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Monday, July 14, 2014

New drug court in Nashua gets its first participant; focus on supervision, treatment not incarceration

NASHUA – The first participant in the Hillsborough County Superior Court’s drug court program began his journey this week by pleading guilty to drug possession but not going to prison.

Douglas Roberge pleaded guilty to possession of a narcotic drug Monday and received a pair of suspended prison sentences. In return he agreed to abide by the strict guidelines of the newly established court, including intensive treatment, weekly meetings with a judge and treatment team and frequent drug testing. ...

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NASHUA – The first participant in the Hillsborough County Superior Court’s drug court program began his journey this week by pleading guilty to drug possession but not going to prison.

Douglas Roberge pleaded guilty to possession of a narcotic drug Monday and received a pair of suspended prison sentences. In return he agreed to abide by the strict guidelines of the newly established court, including intensive treatment, weekly meetings with a judge and treatment team and frequent drug testing.

“These are the eight or nine people who have your best interest at heart now,” Judge Jacalyn Colburn told Roberge referring to the drug court team. “We believe in you and we’re going to work with you.”

Colburn has identified five criminal defendants she believed would benefit from the drug court program. The drug court team – including police, prosecutors and defense attorneys, treatment providers and a probation officer – then screened each person, three of whom have been approved for the program so far.

The idea is supervision, treatment and getting clean.

“The heroin epidemic in this city is out of control – out of control,” Colburn said. “This drug epidemic is a problem that we cannot arrest and incarcerate our way out of. We just can’t. It’s just a fact. We need to do something that turns the tide.”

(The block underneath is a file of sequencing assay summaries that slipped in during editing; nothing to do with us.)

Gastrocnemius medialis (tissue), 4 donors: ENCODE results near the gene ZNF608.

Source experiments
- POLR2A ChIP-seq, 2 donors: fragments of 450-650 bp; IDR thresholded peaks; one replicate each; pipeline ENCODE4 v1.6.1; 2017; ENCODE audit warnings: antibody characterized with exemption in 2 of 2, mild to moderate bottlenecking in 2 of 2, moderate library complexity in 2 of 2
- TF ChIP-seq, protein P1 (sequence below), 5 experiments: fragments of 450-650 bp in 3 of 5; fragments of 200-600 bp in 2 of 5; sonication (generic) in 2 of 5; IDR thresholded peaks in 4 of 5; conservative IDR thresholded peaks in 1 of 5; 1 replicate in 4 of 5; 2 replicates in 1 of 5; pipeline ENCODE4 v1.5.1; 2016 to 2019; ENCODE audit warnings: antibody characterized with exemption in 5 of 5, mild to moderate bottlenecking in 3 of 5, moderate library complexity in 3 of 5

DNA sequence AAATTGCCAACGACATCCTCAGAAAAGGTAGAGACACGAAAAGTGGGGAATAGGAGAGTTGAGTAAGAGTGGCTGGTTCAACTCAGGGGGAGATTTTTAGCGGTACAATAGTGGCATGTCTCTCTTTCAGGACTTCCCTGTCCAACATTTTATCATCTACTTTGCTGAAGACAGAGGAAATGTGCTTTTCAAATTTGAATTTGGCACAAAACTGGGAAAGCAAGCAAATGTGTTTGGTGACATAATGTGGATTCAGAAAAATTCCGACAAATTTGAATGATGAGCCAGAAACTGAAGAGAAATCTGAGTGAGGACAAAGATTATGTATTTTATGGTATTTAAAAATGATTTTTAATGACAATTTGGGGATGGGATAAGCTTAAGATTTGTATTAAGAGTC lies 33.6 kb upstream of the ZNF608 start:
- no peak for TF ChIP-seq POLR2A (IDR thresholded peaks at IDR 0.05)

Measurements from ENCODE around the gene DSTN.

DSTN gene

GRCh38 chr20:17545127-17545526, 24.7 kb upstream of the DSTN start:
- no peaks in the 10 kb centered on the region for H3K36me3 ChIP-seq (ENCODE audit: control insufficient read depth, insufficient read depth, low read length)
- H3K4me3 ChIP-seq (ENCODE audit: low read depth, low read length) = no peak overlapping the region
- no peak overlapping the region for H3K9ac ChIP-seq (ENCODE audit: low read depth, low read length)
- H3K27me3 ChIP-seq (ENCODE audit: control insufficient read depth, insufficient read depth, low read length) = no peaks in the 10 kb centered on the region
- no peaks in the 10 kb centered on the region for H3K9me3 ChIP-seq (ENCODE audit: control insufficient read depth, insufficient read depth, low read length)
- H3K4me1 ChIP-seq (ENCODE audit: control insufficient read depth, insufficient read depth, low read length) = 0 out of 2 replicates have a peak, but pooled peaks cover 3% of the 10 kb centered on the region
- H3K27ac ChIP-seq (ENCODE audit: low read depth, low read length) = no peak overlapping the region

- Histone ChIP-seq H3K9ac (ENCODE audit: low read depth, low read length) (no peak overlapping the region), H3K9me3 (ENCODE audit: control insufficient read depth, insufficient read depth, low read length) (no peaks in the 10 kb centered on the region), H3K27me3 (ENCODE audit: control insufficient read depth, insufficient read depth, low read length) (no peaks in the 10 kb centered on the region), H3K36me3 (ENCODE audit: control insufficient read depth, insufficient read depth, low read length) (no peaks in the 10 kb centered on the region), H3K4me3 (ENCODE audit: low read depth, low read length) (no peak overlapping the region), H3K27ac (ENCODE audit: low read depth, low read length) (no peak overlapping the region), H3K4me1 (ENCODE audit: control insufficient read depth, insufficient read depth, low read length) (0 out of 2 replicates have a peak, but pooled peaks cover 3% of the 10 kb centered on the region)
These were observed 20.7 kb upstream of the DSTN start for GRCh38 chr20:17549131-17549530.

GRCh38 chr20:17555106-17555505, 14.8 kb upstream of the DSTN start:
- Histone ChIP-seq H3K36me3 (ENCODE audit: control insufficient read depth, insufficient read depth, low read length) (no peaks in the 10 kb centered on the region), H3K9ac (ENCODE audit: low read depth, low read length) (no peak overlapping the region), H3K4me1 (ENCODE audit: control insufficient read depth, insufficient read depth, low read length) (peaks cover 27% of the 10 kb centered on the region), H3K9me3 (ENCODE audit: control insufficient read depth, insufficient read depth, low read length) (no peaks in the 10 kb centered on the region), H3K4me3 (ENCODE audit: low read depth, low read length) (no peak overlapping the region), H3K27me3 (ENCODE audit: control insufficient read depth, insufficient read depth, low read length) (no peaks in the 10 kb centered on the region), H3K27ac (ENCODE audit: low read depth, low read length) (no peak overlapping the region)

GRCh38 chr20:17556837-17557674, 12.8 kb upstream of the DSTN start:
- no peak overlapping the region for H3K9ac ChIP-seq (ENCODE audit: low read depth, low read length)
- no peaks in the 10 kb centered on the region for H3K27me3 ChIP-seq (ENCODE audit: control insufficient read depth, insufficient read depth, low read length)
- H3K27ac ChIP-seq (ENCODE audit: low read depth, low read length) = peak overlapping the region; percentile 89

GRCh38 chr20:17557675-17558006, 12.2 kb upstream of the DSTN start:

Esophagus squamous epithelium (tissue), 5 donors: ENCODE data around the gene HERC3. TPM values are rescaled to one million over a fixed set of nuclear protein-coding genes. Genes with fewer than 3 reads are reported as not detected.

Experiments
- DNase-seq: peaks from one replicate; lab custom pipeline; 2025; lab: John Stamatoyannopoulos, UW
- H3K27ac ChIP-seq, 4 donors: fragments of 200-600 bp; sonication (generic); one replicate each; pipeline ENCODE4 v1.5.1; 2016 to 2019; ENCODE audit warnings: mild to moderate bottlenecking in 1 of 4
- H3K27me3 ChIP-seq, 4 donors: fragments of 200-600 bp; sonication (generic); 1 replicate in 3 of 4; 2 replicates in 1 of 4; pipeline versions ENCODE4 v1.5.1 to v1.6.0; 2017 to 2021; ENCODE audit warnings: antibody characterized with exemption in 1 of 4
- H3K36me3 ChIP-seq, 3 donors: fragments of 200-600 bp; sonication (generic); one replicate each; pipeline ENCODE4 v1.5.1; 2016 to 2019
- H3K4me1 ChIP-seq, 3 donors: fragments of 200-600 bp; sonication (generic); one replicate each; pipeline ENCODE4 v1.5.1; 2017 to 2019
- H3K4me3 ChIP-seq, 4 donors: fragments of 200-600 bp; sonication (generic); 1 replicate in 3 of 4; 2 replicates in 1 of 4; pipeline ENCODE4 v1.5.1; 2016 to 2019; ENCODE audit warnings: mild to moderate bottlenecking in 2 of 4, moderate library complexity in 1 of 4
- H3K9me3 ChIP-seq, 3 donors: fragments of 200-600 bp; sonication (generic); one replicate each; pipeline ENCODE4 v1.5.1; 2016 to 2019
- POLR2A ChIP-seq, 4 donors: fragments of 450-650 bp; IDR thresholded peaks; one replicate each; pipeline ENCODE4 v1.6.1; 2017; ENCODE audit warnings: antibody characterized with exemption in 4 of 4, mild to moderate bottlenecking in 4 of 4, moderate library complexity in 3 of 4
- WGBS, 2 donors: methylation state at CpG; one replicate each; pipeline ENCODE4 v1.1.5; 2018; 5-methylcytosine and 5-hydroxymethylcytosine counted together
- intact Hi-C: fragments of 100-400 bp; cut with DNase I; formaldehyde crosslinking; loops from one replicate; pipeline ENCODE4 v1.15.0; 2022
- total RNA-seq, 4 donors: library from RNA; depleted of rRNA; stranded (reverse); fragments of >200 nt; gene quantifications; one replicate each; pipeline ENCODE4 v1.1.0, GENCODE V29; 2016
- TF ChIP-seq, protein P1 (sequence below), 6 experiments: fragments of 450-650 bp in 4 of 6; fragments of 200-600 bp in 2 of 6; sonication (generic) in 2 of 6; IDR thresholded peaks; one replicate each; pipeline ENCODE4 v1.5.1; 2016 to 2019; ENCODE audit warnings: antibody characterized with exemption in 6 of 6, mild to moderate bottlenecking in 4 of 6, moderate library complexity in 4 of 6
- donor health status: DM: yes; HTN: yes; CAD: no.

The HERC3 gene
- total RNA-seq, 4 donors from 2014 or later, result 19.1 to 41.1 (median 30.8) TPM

Drug courts target offenders who have no other access to treatment programs, but they don’t accept violent criminals or casual users.

Instead of going to jail, a drug court defendant would be subjected to a court-ordered regimen of treatment, weekly one-on-one and group therapy sessions, frequent and random drug tests, work or school requirements and weekly meetings with a judge, said Superior Court Chief Justice Tina Nadeau, a strong proponent of the courts.

Colburn said she has been meeting with another defendant, Amelia Roy, for more than a year in what amounted to a one-person drug court.

Roy was about to go to prison for drug possession until Colburn intervened, began meeting with her weekly and demanding she attend treatment sessions.

Now she is taking college courses and studying to become an EMT. She spoke to Roberge and two other potential drug court enrollees on Monday.

“To me, I feel like this is winning the lottery. It’s such an opportunity,” Roy said. “Think of how many heroin addicts are sitting in jail right now who would kill for this opportunity. You guys have all these people behind you and it’s awesome. I really hope you feel extremely grateful for this opportunity because it’s huge.”

Officials are still waiting to hear whether the program will receive a three-year, $700,000 U.S. Department of Justice grant that would allow them to accept up to 80 participants in Nashua and Manchester. In Nashua, the court’s treatment provider, Greater Nashua Mental Health Center, agreed to provide treatment services for a small number of defendants this month since a decision about the federal grant isn’t expected until the fall.

Three drug courts are already open in Rockingham, Grafton and Strafford counties.

Colburn said once the courts are fully funded, she expects she will spend half a day a week working with drug court clients.

In the 25 years since the country’s first drug court opened in Miami, Fla., research has shown that the courts are vastly better at reducing recidivism than traditional criminal courts and incarceration, according to the National Association of Drug Court Professionals.

Hillsborough County officials have been working toward opening the twin drug courts for more than a year. A large part of the delay was due to sequestration that froze the federal grant money that would fund the courts. Most of the grant money would pay for treatment.

Joseph G. Cote can be reached at 594-6415 or jcote@nashua
telegraph.com. Also, follow Cote on Twitter (@Telegraph_JoeC).